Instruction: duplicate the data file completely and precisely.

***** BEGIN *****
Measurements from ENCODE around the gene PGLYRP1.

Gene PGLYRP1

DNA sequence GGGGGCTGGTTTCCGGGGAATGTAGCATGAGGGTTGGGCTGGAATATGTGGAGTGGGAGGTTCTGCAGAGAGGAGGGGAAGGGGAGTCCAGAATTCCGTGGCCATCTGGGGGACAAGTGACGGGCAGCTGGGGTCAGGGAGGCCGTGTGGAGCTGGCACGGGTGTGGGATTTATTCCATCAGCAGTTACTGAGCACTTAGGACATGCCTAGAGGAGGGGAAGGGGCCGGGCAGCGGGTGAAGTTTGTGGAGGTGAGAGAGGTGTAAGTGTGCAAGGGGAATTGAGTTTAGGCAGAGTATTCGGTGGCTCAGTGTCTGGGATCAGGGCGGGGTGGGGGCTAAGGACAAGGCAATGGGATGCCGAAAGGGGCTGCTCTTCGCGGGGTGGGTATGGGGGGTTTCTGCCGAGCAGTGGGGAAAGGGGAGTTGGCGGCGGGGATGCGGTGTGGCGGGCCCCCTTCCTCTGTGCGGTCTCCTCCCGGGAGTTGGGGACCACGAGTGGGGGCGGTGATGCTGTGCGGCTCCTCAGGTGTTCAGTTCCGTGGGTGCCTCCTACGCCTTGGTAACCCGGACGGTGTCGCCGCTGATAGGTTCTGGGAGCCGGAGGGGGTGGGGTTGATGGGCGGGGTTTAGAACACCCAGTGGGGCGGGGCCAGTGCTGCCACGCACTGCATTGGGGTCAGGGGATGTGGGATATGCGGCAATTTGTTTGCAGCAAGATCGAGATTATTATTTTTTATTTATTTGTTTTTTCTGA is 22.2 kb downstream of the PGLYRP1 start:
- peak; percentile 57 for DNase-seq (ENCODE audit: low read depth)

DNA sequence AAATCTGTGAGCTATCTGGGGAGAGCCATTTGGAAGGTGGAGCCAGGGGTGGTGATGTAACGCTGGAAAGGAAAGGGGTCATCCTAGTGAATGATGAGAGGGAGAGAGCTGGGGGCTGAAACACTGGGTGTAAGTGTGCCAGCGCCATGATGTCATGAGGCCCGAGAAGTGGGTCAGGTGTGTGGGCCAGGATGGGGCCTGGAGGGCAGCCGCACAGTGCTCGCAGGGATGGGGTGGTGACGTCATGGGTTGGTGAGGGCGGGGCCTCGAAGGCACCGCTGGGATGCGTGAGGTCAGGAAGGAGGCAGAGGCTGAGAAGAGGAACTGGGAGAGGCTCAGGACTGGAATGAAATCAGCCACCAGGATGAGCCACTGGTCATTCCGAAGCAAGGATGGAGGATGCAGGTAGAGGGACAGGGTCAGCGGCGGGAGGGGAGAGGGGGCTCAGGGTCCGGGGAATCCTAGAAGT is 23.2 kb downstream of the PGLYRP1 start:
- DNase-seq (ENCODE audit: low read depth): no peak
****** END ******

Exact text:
Measurements from ENCODE around the gene PGLYRP1.

Gene PGLYRP1

DNA sequence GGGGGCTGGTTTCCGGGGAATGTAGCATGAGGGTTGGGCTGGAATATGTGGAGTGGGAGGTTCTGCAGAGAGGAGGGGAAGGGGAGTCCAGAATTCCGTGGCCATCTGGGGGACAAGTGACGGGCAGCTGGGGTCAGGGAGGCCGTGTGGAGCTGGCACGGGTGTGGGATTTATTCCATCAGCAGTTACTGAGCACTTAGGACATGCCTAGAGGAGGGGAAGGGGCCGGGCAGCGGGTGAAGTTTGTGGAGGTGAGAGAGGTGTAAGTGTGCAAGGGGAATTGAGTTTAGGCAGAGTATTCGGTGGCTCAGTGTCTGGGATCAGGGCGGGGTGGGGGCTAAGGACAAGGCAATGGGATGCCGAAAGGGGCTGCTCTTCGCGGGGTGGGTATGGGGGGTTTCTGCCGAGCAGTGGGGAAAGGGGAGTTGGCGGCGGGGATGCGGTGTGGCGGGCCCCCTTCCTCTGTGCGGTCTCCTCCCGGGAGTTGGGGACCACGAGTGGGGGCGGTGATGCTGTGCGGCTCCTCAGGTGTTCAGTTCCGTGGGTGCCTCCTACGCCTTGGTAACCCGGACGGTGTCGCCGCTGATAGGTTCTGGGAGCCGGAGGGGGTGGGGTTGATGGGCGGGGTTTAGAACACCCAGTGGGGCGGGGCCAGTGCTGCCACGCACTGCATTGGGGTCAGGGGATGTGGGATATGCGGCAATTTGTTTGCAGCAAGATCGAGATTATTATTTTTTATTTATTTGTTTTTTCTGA is 22.2 kb downstream of the PGLYRP1 start:
- peak; percentile 57 for DNase-seq (ENCODE audit: low read depth)

DNA sequence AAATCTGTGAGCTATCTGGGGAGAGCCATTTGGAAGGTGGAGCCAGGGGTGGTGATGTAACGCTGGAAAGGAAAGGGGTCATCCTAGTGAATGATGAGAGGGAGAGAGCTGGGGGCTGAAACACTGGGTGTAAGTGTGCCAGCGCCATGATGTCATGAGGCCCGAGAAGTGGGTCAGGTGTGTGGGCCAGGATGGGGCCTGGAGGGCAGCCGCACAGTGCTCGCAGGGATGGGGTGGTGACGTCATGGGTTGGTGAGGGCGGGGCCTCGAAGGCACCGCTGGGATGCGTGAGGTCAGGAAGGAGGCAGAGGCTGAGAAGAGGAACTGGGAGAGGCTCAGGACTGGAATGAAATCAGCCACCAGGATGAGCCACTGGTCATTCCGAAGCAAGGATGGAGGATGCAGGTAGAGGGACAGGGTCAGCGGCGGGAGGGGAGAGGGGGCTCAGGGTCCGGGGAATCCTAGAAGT is 23.2 kb downstream of the PGLYRP1 start:
- DNase-seq (ENCODE audit: low read depth): no peak